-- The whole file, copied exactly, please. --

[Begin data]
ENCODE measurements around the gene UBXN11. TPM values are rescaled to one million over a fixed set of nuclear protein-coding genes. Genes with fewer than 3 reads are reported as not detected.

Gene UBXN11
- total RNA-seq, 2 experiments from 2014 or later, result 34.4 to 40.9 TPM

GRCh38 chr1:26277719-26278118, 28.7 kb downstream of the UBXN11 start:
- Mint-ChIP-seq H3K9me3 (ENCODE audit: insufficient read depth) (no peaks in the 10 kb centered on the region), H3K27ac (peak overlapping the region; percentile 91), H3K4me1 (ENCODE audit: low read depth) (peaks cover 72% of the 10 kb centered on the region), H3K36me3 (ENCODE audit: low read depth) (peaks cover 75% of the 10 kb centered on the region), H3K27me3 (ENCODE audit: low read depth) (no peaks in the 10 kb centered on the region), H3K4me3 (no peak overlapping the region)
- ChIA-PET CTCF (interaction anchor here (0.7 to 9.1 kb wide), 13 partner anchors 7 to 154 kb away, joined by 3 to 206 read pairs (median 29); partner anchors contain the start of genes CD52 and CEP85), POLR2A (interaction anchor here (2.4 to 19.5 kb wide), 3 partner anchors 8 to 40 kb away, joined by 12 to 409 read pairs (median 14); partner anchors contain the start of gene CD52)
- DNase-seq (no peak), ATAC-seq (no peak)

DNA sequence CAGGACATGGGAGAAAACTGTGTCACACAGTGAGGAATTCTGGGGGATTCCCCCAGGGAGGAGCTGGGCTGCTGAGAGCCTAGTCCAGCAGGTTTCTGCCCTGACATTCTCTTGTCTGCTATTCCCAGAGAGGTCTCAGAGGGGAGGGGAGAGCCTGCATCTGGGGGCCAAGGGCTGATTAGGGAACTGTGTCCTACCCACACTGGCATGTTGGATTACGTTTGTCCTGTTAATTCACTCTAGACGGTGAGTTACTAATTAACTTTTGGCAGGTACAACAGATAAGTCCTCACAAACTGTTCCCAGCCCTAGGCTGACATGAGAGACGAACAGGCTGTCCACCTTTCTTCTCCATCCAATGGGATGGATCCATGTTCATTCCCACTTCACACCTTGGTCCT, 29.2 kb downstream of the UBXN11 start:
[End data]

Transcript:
ENCODE measurements around the gene UBXN11. TPM values are rescaled to one million over a fixed set of nuclear protein-coding genes. Genes with fewer than 3 reads are reported as not detected.

Gene UBXN11
- total RNA-seq, 2 experiments from 2014 or later, result 34.4 to 40.9 TPM

GRCh38 chr1:26277719-26278118, 28.7 kb downstream of the UBXN11 start:
- Mint-ChIP-seq H3K9me3 (ENCODE audit: insufficient read depth) (no peaks in the 10 kb centered on the region), H3K27ac (peak overlapping the region; percentile 91), H3K4me1 (ENCODE audit: low read depth) (peaks cover 72% of the 10 kb centered on the region), H3K36me3 (ENCODE audit: low read depth) (peaks cover 75% of the 10 kb centered on the region), H3K27me3 (ENCODE audit: low read depth) (no peaks in the 10 kb centered on the region), H3K4me3 (no peak overlapping the region)
- ChIA-PET CTCF (interaction anchor here (0.7 to 9.1 kb wide), 13 partner anchors 7 to 154 kb away, joined by 3 to 206 read pairs (median 29); partner anchors contain the start of genes CD52 and CEP85), POLR2A (interaction anchor here (2.4 to 19.5 kb wide), 3 partner anchors 8 to 40 kb away, joined by 12 to 409 read pairs (median 14); partner anchors contain the start of gene CD52)
- DNase-seq (no peak), ATAC-seq (no peak)

DNA sequence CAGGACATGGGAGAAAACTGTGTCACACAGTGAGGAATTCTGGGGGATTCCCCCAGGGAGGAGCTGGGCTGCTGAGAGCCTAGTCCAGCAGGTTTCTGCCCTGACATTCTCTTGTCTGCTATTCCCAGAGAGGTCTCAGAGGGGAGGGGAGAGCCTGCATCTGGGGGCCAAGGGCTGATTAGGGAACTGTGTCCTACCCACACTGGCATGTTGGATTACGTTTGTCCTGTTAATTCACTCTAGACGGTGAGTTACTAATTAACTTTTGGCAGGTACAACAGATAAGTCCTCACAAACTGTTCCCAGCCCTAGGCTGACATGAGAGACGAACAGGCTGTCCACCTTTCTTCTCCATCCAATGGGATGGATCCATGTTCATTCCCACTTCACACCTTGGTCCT, 29.2 kb downstream of the UBXN11 start: